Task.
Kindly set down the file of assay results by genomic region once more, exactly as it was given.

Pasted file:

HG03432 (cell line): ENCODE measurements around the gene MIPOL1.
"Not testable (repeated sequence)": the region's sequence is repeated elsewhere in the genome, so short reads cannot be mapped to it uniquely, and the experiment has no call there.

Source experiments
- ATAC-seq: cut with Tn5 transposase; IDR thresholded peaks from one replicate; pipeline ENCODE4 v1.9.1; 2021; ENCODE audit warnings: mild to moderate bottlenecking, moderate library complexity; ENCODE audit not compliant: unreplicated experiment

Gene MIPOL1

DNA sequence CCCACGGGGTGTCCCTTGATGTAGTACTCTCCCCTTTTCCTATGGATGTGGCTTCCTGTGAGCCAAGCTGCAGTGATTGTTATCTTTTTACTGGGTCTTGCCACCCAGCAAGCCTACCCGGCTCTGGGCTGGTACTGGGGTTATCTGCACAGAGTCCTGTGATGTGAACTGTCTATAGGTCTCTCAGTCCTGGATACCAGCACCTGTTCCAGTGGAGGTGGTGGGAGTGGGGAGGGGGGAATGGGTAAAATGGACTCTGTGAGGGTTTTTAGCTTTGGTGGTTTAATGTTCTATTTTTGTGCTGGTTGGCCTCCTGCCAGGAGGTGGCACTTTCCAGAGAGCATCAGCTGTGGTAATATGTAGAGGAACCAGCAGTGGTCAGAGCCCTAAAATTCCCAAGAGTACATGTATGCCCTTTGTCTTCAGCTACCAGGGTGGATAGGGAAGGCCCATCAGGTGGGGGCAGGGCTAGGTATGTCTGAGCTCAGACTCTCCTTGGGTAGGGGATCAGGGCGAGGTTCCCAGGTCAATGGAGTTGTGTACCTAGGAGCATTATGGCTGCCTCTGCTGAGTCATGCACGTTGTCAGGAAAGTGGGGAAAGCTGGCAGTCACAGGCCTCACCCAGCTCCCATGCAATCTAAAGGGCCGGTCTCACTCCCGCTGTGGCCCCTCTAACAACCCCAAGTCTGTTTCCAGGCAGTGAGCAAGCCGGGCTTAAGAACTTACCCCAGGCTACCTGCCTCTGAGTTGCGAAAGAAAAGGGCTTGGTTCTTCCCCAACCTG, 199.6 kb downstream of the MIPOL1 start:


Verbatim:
HG03432 (cell line): ENCODE measurements around the gene MIPOL1.
"Not testable (repeated sequence)": the region's sequence is repeated elsewhere in the genome, so short reads cannot be mapped to it uniquely, and the experiment has no call there.

Source experiments
- ATAC-seq: cut with Tn5 transposase; IDR thresholded peaks from one replicate; pipeline ENCODE4 v1.9.1; 2021; ENCODE audit warnings: mild to moderate bottlenecking, moderate library complexity; ENCODE audit not compliant: unreplicated experiment

Gene MIPOL1

DNA sequence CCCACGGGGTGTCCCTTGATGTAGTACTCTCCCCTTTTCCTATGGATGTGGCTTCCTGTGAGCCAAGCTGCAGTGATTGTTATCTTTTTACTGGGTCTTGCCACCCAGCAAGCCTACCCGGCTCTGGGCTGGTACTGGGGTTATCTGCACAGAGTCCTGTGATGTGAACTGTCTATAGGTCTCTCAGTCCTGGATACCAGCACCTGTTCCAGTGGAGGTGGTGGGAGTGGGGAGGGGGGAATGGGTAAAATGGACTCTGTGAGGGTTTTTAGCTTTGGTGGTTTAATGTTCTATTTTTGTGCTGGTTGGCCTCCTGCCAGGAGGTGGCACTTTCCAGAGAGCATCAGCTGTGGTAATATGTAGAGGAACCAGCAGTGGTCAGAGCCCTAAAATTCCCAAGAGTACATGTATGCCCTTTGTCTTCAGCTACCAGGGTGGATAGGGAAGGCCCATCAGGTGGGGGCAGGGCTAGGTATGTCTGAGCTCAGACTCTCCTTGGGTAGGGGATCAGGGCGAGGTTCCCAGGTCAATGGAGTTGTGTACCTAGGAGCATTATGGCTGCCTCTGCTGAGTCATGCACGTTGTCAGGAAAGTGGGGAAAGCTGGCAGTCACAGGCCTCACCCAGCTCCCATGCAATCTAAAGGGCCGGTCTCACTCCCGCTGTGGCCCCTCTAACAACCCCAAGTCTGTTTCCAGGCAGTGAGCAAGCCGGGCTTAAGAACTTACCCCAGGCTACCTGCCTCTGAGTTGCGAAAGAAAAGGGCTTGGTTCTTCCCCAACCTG, 199.6 kb downstream of the MIPOL1 start: